I had a strange experience at South by Southwest. The band I played bass for, the Honey Brothers, had a showcase slot opening for Redman and Sage Francis at SXSW. The Brothers are not a rap band. Anyway, I’d flown to Austin with my birth brother Ari who is also in the band, and we were doing interviews and going to shows and flexing our fingers in preparation for the show. The day before the showcase, a massive ice storm hit the east coast, and two of the Honey Brothers were on the tarmac on a plane at JFK, the engine revving up – they were the very next plane in line – when the airport was declared officially closed and all flights, including theirs, were forbidden to take off. We tried to convince the boys to drive icy roads to Baltimore to catch a flight the next morning, to no avail. The whole seaboard was a mess.
So, Saturday afternoon, at about 4pm on the afternoon of the showcase, I was sitting at a bar on 6th St., kind of an awful frat bar actually with bad fajitas and so forth. I’d declared to friends that I was going to take the slot, band or not, and do my own songs since I couldn’t replace the Brothers. But I’d failed to procure a band from people I knew, other than a bass player from my friends whose record I’d worked on. After paying for the crap food, I turned to a group of strangers sitting behind me and asked:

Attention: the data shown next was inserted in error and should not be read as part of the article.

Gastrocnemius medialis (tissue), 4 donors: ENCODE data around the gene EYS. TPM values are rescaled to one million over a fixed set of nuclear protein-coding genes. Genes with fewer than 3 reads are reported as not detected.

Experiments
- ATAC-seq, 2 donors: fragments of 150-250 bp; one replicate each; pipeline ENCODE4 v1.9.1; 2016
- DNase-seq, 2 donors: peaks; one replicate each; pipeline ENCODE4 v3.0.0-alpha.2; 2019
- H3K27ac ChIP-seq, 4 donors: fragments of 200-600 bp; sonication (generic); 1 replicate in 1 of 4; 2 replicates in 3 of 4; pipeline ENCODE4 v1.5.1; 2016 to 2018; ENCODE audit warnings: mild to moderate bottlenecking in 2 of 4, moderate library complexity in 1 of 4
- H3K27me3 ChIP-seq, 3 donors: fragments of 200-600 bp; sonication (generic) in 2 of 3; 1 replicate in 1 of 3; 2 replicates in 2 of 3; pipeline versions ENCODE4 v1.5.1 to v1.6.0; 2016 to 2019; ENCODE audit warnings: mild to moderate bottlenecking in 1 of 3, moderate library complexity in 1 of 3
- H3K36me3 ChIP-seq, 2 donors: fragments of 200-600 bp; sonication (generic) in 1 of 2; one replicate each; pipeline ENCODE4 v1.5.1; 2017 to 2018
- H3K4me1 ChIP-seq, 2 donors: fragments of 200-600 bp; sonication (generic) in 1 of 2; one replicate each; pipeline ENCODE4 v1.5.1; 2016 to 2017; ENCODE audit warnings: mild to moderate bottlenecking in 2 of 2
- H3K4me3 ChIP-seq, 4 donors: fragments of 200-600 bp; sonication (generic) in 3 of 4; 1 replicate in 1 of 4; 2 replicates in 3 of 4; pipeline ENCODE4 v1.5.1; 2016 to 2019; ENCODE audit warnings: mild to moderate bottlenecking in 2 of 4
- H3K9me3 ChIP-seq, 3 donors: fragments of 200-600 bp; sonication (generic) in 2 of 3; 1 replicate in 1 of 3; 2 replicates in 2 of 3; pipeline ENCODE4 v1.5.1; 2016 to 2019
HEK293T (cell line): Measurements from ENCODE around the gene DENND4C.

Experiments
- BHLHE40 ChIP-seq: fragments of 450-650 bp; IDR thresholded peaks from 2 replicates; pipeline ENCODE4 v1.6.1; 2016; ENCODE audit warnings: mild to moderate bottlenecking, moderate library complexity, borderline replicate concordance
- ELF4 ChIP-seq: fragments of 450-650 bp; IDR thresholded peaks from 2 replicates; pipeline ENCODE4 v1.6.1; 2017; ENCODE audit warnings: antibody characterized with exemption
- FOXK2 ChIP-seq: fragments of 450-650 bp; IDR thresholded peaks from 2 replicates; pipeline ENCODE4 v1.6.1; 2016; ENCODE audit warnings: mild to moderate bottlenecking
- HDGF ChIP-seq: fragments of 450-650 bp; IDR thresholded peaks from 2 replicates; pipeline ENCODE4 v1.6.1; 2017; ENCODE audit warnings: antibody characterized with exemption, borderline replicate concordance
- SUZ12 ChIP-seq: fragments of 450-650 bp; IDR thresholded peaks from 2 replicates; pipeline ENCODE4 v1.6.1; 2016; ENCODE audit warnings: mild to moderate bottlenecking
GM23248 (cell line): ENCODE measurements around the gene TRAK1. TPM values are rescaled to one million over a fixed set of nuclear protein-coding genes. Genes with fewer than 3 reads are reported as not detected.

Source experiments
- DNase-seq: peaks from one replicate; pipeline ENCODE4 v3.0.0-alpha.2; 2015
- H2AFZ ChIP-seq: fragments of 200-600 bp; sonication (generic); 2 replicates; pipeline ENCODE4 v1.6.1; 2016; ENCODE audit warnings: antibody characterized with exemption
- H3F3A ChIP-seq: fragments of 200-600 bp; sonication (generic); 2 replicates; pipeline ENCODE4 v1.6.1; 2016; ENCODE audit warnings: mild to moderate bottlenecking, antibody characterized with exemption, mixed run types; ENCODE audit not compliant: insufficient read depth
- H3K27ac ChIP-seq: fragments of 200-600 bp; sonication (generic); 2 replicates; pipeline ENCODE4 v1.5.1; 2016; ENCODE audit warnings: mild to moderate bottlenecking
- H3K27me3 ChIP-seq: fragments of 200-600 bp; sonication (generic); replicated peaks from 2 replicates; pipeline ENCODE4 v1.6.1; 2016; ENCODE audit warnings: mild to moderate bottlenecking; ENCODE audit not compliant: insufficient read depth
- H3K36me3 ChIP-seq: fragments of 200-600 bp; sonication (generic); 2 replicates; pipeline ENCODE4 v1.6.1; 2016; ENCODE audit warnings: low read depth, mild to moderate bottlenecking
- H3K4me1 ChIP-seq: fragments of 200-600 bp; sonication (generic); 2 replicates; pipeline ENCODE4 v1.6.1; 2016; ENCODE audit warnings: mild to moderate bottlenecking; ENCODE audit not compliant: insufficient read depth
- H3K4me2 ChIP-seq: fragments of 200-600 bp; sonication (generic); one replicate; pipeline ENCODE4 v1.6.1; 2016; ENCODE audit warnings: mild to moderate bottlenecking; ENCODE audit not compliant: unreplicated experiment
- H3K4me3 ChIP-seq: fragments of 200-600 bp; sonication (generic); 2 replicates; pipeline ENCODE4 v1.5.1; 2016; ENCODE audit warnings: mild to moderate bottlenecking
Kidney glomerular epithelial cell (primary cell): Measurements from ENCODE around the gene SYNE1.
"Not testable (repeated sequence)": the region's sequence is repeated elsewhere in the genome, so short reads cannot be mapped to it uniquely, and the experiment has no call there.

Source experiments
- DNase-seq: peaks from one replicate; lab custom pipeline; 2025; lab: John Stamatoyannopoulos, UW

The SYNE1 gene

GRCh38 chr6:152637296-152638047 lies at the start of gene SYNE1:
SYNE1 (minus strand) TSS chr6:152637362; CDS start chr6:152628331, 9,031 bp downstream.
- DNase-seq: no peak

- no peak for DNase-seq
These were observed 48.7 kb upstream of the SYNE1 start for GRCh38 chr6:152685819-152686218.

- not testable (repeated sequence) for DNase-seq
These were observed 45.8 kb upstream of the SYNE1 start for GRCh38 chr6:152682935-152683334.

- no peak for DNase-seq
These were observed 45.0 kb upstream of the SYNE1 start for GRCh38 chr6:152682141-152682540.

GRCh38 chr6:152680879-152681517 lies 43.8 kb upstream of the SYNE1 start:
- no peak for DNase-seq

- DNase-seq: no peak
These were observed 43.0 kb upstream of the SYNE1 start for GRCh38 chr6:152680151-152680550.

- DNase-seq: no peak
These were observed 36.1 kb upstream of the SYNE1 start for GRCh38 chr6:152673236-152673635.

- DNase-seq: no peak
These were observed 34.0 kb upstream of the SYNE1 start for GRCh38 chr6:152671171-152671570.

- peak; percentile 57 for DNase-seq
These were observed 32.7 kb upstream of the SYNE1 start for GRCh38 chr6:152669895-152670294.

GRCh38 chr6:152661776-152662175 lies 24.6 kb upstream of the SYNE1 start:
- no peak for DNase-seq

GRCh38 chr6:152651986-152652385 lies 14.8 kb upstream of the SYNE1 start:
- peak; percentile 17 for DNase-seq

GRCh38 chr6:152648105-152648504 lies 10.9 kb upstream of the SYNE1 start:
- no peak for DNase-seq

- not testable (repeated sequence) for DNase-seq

“Are you guys a band?” “Yeah.” “Do you have any more show today?” “No.” “Do you want to play one?”
Anyway, it was this hard band from Belfast called LaFaro and the guys were game to scramble to a rehearsal room and learn my songs. So with brother Ari on ukelele and melodica, Lindsay Stella from Let’s Go Sailing on bass and violin, and Jonny and Alan from LaFaro bringing the noise on guitar and drums, we learned a set of my songs and screeched to the show, only a little late, and played a set for a large crowd of Wu Tang Clan fans. It was brilliant. A lot of tall, beefy dudes with short hair and baseball caps clapped me on the back and compliment my singing and songs, “dude”, “brah”, as I walked through the crowd later that night. It was like a scene from “300”.